The Psychological Impact of a (CB)RN Incident

How could you prevent the Corona epidemic to hit your country? I guess it’s impossible, unless you prevent people’s movement, which is pretty much what all the countries are finally doing. Only time will show how effective we were, and then we just need to concentrate finding the ones to blame for all the bad decisions made. Hindsight is always easy, and publishing your opinion for a wide audience has never been so simple as it is today.

Prevention, prevention, prevention… a motto used a lot in many different contexts, which perfectly applies to security related topics as well. Imagine the Corona outbreak to be something related to radioactivity. Okay, its not spreading in a similar way among people, but contaminating, for example, a city center with radioactive material would be a disaster which is not going to vanish within few months (not sure if Corona will either though). In worst radiation case scenario, you would need to clear the whole area of all buildings and structures, surface ground, etc. Similarly, as in Goiania Brazil back in 1987. Here, one single and relatively small source caused dozens of homes to be demolished in order to clean the scene. Not to mention the few people who died from the exposure, the huge amount of people who got affected, and the enormous amount of people who need to be monitored. Imagine an event like this in the current level of information sharing (false or not) that social media provide, how many people would be psychologically affected… not sure what would be the suitable superlative for that? And the case in Goiania was purely an accident, people just got fascinated about the glowing object and distributed it around the neighbors.

(Made from) Wikimedia Commons

In those years my personal interest to global phenomenon’s was more focused to the performance of Maradona in the aftermath of the greatest World Cup ever in Mexico in 1986. However, just a few months before the Word Cup, humanity had experienced the greatest nuclear disaster of all times: Chernobyl. I’m sure we all can picture a situation in the street market somewhere in Ukraine, where one stall is selling potatoes from Chernobyl. Even if you would have proof of no radioactivity in these potatoes, probably not the best-selling article in the market? Psychological impacts are massive in any CBRN event or events closely related to it, perhaps Corona can be used as an example of this.

Fine, I didn’t become a professional football player… after I realized I’m too tall to be Maradona, I was forced to look other options for my future career.

Somehow the 1986 still came back to the picture in 2016, when I was participating in a field exercise in Pripyat, around the Chernobyl NPP. This exercise or actually demonstration, funded by the European Union under project EDEN (“End-user driven DEmo for cbrNe”) represented a coordinated Europe-wide effort to overcome consequences of the RN event.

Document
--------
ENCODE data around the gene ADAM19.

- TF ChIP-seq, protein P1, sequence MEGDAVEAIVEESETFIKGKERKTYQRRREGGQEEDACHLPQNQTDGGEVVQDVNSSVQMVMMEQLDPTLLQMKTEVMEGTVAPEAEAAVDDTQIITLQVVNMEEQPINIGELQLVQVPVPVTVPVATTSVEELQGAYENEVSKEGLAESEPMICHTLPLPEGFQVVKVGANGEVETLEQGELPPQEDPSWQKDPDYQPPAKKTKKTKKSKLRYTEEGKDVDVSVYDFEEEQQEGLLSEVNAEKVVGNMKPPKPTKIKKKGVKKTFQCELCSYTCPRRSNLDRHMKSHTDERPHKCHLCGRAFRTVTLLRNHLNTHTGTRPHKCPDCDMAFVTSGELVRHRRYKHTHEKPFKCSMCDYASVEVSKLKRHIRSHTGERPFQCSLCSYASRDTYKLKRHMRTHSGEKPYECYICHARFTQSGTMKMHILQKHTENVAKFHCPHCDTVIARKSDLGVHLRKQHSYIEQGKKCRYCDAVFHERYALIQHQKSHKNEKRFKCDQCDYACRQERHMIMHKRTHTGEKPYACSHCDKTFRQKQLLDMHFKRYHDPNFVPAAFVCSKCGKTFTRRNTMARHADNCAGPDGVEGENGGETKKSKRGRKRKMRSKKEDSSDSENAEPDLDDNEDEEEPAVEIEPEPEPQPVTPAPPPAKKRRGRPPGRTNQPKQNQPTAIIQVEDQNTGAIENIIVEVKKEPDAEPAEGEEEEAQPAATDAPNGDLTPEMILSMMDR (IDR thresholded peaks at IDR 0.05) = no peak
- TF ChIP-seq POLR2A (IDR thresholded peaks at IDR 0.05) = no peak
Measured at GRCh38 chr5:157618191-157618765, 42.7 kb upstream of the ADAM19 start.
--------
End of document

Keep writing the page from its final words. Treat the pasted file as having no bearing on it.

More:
From Wikimedia Commons, Pripyat city images

Experiencing this site personally, and using the latest measuring equipment to monitor the levels of radioactivity around the power plant, was really an eye opener, even if I’ve been working in CBRN industry for over 10 years before that. How much the wind direction, for example, has affected the levels of radiation here, somewhere the background radiation levels are almost like back at home and on another side (called the Red Forest, as the all the trees went red after the incident) all the measurement equipment went “crazy”.

Krister Liljegren at Chernobyl exercise.

Then look at the forest fires around the power plant in this year, this has generated again public concern if the wind will spread potentially radioactive cloud over capital Kiev and other nearby areas.

Chernobyl incident took place 30+ years ago, and the area is never going to be back to normal again. These type of concerns will remain here forever. That’s why all our efforts should be used to prevent anything like this to happen ever again.

Someday there will be a new Maradona, but I hope there will never be another Chernobyl!

Stay safe.

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The views and opinions expressed in Bertin Environics Blog are those of the authors and do not necessarily reflect the official policy or position of Environics Oy. Any content provided by the authors are of their opinion and are not intended to malign any religion, ethnic group, club, organization, company, individual, neither they serve as a scientific statement.


Krister Liljegren

Area Manager

I am Krister, a tech orientated sales traveler with over 20 years working experience in global safety and security industry. Chemical, biological, and radiation affairs have been keeping me busy for past 15 years at Environics. When I’m not needed at the office, I like to go out with my beardless friends as people assume I’m their leader!

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